With these reassurances, SolidWorks users probably ought to feel comfortable about the long-term availability and support of their CAD system of choice. Probably.

Except, there are some things that, taken together, just don’t seem right. At least, to me. To start with, even though Siemens considers Parasolid to be a “level playing field” product, it’s pretty obvious that Dassault thoroughly dislikes having to pay royalties to a competitor to use it. Bernard Charlès is considered the “father of CATIA.” It would be remarkable if he were not highly motivated to move SolidWorks customers over to a plaform based on CATIA technology.

And, what of the SolidWorks 2013 team being “larger?” Numbers there can be deceiving. You can’t measure software development by “man months.” You have to look at the composition of the team. Is it made up mostly of expert-level in-house CAD developers, or is it made up mostly of offshore outsourced developers? Are SolidWorks’ “best people” working on the desktop version, or on the V6 version?

Many reasonable people I know are reading the tea leaves, and believe, based on what they’ve seen so far, that Dassault Systemes’ focus will shift to SolidWorks V6, and away from the desktop version. Not necessarily leaving it as crippleware, but possibly leaving it without the attention it deserves. If that happens, users will have to make some hard choices:

  • Stay with the desktop version of SolidWorks, and hope for the best,
  • Change to SolidWorks V6, or
  • Change to another CAD system.

The costs of changing, whether to SolidWorks V6, or to another CAD system, are not just in software license fees, but also in retraining, and data migration.

Retraining costs may be a wash, whether you go with SolidWorks V6 or another CAD system.

The costs that can get out of control are in data migration between CAD systems using different geometric modeling kernels.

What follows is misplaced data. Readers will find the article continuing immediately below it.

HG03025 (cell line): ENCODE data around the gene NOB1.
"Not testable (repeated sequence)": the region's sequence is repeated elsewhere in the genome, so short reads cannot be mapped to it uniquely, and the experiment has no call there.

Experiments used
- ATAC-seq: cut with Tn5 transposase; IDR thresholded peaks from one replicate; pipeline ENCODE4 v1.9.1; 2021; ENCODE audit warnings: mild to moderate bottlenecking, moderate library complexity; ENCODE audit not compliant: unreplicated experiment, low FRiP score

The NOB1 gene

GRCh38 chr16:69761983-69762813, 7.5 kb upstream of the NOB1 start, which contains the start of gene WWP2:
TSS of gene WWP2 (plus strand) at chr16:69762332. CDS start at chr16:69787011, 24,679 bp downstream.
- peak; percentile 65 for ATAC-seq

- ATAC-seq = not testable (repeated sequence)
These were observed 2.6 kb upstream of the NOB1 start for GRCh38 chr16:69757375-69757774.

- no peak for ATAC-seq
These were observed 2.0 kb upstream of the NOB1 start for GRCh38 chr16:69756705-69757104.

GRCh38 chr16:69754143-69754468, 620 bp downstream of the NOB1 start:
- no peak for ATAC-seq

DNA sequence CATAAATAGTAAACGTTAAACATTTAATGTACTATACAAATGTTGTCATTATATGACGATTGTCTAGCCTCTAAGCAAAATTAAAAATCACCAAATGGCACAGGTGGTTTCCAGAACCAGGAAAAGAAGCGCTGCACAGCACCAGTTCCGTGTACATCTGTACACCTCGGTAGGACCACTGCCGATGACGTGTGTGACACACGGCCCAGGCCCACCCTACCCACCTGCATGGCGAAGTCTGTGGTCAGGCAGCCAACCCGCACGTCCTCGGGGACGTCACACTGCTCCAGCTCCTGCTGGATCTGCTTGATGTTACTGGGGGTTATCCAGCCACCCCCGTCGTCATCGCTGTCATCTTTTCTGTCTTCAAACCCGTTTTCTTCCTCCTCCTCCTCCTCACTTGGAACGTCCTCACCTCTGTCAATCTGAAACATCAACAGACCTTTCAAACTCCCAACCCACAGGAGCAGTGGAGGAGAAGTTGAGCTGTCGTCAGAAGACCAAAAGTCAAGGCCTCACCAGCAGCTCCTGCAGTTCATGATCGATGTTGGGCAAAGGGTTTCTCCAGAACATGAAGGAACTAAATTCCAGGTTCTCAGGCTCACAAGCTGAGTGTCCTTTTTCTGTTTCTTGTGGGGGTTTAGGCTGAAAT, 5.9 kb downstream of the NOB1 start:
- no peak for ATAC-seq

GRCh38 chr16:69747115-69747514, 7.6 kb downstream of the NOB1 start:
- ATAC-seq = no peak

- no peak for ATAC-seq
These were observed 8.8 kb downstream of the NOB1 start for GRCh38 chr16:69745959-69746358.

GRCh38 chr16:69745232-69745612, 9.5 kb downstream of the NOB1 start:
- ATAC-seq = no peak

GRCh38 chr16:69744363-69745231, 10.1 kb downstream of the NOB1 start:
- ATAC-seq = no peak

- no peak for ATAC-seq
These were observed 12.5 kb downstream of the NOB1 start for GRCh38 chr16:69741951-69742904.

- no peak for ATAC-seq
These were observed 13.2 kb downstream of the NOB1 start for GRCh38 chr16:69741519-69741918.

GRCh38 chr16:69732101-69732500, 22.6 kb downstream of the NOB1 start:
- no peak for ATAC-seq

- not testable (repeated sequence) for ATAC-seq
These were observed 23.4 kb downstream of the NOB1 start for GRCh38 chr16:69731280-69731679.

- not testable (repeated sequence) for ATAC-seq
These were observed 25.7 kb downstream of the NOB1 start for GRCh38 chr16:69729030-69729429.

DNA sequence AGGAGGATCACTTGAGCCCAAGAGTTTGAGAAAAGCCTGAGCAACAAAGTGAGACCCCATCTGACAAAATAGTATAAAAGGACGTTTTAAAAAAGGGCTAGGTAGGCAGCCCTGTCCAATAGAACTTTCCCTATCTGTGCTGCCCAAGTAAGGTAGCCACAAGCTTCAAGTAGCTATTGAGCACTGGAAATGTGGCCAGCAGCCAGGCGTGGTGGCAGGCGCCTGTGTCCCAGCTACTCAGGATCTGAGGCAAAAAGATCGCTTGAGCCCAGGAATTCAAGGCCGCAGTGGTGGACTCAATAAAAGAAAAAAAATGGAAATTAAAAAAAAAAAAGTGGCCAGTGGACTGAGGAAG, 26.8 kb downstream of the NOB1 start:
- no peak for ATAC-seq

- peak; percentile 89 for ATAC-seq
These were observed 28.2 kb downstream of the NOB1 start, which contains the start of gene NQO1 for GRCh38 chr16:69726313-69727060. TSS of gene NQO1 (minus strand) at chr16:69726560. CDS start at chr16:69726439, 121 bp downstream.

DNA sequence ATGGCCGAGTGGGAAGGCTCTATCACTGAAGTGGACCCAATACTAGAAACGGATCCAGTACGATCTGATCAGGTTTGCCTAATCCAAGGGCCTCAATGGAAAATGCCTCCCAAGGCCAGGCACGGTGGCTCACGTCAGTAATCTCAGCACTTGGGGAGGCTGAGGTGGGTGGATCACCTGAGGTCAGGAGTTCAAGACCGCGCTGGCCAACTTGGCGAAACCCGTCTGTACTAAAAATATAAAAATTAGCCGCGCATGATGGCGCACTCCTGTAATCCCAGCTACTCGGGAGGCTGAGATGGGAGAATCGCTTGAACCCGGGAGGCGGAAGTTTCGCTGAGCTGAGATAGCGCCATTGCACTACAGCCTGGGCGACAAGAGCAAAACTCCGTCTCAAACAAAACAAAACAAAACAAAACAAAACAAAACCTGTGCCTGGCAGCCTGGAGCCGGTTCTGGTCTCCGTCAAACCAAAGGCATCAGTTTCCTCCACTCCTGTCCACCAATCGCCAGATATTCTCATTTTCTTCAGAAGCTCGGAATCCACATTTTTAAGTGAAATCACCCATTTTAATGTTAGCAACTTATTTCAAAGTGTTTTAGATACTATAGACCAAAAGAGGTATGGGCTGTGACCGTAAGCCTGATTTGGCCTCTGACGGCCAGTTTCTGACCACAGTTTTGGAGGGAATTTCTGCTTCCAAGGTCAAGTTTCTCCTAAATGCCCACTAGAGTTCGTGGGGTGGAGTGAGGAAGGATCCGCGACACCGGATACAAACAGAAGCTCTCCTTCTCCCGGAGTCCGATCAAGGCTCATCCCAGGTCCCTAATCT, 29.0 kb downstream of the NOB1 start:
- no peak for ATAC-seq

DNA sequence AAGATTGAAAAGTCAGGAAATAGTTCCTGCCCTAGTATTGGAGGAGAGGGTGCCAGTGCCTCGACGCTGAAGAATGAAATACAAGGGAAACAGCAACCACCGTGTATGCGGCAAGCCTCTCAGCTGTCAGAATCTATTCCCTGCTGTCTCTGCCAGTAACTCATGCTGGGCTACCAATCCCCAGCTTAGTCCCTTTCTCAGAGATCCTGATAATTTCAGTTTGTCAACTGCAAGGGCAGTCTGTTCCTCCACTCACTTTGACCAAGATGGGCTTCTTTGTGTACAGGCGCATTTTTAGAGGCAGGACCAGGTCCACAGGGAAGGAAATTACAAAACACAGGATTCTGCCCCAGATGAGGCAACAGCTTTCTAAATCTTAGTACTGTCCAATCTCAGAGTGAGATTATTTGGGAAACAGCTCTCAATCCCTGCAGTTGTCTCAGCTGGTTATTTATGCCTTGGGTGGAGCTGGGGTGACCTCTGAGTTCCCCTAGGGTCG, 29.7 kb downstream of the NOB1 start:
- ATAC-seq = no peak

The problem with geometric modeling kernels is that they’re simply not cross-compatible. Not even CGM and ACIS—which are both owned by DS. And certainly not CGM and Parasolid. They vary enough in how they represent and manipulate data that it’s not possible to translate data from one to another with complete (or even entirely predictable) reliability.

(If you’d like to learn a bit more about this, see An Academic View of Interoperability, and A kernel Guru’s View of Interoperability, both at my old blog, at www.evanyares.com.)

There are a number of companies that offer translators that can do a good job of moving data between systems with different kernels. Some of these companies even offer model validation tools, to determine which files didn’t translate correctly. The reasonable estimates I’ve heard place the success rate at around 90 to 95% of files. That means you might only need to manually rebuild 5% to 10% of your CAD files.

That 5% or 10% can add up.  For a medium size company, the costs of manually rebuilding those CAD files can range from hundreds of thousands to millions of dollars.

Consider past experience migrating between different Dassault Systemes CAD programs: The transition from CATIA V4 to CATIA V5 was exceptionally painful for users. Companies that specialize in CAD data validation still make a good chunk of their income from fixing problems in CAD files that have been translated from V4 to V5. And DS has never even offered a native SolidWorks/CATIA translator. There’s no basis to believe that migrating from desktop SolidWorks, which uses the Parasolid kernel, to SolidWorks V6, which will use the CGM kernel, will be painless.